Should He Stay or Go? Debate Rages in Iran Over Rouhani’s UN Trip

(Bloomberg) -- Should he stay or should he go?

Ahead of next week’s annual gathering of the United Nations in New York, the debate in Iran over President Hassan Rouhani’s attendance has been raging.

Hardline conservatives, rarely keen on their leaders crossing the Atlantic, called for a boycott in response to the “insults” of a Trump administration determined to weaken Iran. Rouhani’s more moderate supporters said he must show up to rally opposition to U.S. pressure.

Should He Stay or Go? Debate Rages in Iran Over Rouhani’s UN Trip

On Tuesday, it seemed the latter had won, with Rouhani’s office saying he’d leave for the U.S. on Sept. 23. But the intensity of the tussle highlights the uncertainty in Tehran as officials vacillate between wanting to appear undaunted and not alienating powers that have vowed to help salvage the 2015 nuclear accord President Donald Trump abandoned.

“The question is, can the Iranians win the Europeans to their side and isolate Trump and the U.S.?” said Peyman Jafari, who teaches Iranian affairs at the University of Amsterdam. “Those who are skeptical about Europe don’t see any good in playing this game,” he said. But those who think it wise to “try to get the Europeans closer to Iran and show goodwill, they are the ones who want” Rouhani to attend.

Diplomatic Push

It’s all a long way from 2013, when Rouhani launched his push to end Iran’s economic and political isolation from the pulpit of the UN General Assembly. A 15-minute call with then-President Barack Obama during his stay heralded a historic thaw in relations. Those overtures ultimately led to the multi-nation deal reached nearly two years later, which eased international sanctions in return for restrictions on Iranian nuclear enrichment.

Trump exited the accord in May, restoring sanctions that are already battering the Islamic Republic’s oil industry. His stated aim is to force Iran’s leaders into a new agreement that also curbs their regional power. For many in Tehran, it looks like attempted regime change. International monitors have repeatedly reported Iranian compliance with the 2015 accord.

Rouhani should stay away next week to “belittle” the U.S. president, wrote Hossein Shariatmadari, editor-in-chief of hardline newspaper Kayhan, who was appointed by Supreme Leader Ayatollah Ali Khamenei. That would be “a deafening answer to Trump’s insults.”

Conservatives worry the U.S. might engineer an interaction between Trump and Rouhani to drive a wedge between senior leaders in Iran’s ruling establishment.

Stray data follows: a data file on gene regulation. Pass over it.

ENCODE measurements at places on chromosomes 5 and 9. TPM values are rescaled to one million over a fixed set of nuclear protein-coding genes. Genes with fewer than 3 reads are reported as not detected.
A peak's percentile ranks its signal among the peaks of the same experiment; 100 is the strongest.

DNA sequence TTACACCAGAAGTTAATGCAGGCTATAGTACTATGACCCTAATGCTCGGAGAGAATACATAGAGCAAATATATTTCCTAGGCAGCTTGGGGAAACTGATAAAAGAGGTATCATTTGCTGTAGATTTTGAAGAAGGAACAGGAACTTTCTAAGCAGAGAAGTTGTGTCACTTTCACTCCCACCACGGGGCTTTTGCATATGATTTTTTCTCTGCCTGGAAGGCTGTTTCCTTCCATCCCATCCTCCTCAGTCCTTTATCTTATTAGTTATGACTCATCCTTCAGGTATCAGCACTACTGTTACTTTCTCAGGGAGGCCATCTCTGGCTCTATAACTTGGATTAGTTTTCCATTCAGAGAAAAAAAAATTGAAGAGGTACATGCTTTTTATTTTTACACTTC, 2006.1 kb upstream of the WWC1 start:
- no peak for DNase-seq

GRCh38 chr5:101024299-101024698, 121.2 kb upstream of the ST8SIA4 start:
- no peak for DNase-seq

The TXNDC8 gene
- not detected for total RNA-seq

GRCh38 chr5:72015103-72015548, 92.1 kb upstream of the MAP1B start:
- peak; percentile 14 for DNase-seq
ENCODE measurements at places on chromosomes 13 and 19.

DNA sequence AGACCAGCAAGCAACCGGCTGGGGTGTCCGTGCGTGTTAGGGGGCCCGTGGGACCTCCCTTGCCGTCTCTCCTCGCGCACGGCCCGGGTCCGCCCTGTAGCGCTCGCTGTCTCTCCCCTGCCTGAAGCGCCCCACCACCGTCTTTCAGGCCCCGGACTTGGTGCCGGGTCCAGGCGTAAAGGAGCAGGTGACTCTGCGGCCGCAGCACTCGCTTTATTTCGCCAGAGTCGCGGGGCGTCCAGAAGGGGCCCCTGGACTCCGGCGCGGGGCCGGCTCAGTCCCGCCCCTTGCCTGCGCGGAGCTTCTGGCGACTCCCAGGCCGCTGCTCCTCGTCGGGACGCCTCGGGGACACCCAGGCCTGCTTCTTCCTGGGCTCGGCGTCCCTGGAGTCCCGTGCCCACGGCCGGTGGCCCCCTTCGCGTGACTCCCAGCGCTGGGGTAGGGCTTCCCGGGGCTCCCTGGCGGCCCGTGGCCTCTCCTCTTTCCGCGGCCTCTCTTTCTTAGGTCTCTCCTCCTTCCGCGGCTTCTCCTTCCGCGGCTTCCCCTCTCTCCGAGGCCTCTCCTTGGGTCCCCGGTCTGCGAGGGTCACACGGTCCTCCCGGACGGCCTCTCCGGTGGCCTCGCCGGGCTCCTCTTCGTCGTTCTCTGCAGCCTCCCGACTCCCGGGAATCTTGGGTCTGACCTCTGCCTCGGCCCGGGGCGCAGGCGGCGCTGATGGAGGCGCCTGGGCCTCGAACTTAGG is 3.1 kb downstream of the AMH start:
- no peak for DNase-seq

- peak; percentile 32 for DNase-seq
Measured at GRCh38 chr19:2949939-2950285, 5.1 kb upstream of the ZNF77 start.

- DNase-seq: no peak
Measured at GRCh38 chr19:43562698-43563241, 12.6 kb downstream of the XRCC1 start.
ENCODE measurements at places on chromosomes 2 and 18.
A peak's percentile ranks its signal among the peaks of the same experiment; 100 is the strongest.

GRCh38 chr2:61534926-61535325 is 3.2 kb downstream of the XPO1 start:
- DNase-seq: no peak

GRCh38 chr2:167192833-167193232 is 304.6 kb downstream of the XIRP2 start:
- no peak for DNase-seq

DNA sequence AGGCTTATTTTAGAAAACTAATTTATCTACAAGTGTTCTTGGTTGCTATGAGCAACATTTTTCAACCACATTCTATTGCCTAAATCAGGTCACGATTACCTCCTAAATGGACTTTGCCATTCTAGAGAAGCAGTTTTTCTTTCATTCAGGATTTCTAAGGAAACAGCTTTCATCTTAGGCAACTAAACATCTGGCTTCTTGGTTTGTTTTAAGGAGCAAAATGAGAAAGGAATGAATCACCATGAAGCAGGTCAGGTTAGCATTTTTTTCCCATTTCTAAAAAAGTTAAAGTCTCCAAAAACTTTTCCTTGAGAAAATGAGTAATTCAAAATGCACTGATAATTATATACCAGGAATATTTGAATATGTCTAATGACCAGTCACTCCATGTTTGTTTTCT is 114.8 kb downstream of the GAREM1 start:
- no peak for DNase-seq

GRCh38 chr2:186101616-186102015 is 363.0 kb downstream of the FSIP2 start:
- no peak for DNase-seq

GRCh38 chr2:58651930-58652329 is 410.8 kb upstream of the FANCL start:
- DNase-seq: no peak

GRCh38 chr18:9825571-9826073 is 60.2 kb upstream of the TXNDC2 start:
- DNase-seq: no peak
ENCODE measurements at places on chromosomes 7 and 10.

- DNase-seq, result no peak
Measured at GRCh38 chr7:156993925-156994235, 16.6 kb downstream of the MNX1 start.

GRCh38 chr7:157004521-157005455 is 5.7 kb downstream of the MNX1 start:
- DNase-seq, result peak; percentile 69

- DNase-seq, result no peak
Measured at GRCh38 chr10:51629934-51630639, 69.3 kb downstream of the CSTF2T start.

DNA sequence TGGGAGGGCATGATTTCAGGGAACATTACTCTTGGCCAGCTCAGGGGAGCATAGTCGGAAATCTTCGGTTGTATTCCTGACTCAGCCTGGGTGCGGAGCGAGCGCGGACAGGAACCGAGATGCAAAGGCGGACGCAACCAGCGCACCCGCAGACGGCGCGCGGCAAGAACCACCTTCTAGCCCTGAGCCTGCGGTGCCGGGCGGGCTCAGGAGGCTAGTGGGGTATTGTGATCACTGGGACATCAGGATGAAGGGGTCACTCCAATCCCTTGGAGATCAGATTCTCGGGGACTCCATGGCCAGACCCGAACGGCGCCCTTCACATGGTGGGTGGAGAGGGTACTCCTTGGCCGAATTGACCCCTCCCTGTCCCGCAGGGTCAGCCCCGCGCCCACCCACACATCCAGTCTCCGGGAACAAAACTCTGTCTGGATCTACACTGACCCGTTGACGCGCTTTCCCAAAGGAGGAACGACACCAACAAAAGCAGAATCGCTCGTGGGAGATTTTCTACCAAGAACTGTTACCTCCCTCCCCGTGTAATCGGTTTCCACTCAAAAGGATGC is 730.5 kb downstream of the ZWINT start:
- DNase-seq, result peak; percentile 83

Trump’s “being mischievous,” said Ahmad Jannati, chairman of the Guardian Council, recalling Khamenei’s call for no talks with the U.S. until it returns to the deal. “Officials who are going to the UN must be mindful of this.”

Claims by a conservative lawmaker that the trip to New York would cost as much as $2 million at a time of growing economic hardship for ordinary Iranians were rejected by Rouhani’s head of protocol, who said it was being planned with “maximum frugality,” according to Tasnim news agency.

Critical Audience

The U.S. president initially planned to host a Security Council meeting on Sept. 26 focused on Iran. The topic was later broadened to a discussion on non-proliferation of weapons of mass destruction. The agenda change may allow Trump -- whose withdrawal from the accord is unpopular with allies -- to hold his meeting without facing their criticism or inviting Iranian representatives.

Iran wants the remaining parties to the accord, which include Germany, France and Britain, to help protect its economy as U.S. sanctions hit investment. Iran’s rial has fallen 60 percent against the dollar on the unregulated market since April, and rising prices led to protests and hoarding of items from diapers to canned food.

Leaders have signaled that if substantial progress isn’t made by Nov. 4, when oil sanctions officially resume, Iran might also exit the agreement, freeing itself from restrictions on its nuclear program. That could mark a return to the international confrontation that in the past raised the prospect of military intervention over suspicions that Iran was secretly building a nuclear bomb.

With so much at stake, the General Assembly is a critical “audience and we shouldn’t hand that audience on a gold platter to our rival,” said former Foreign Ministry spokesman Hamidreza Asefi. “Trump is furthering his political aims by putting on a show, and we should respond by speaking with logic.”

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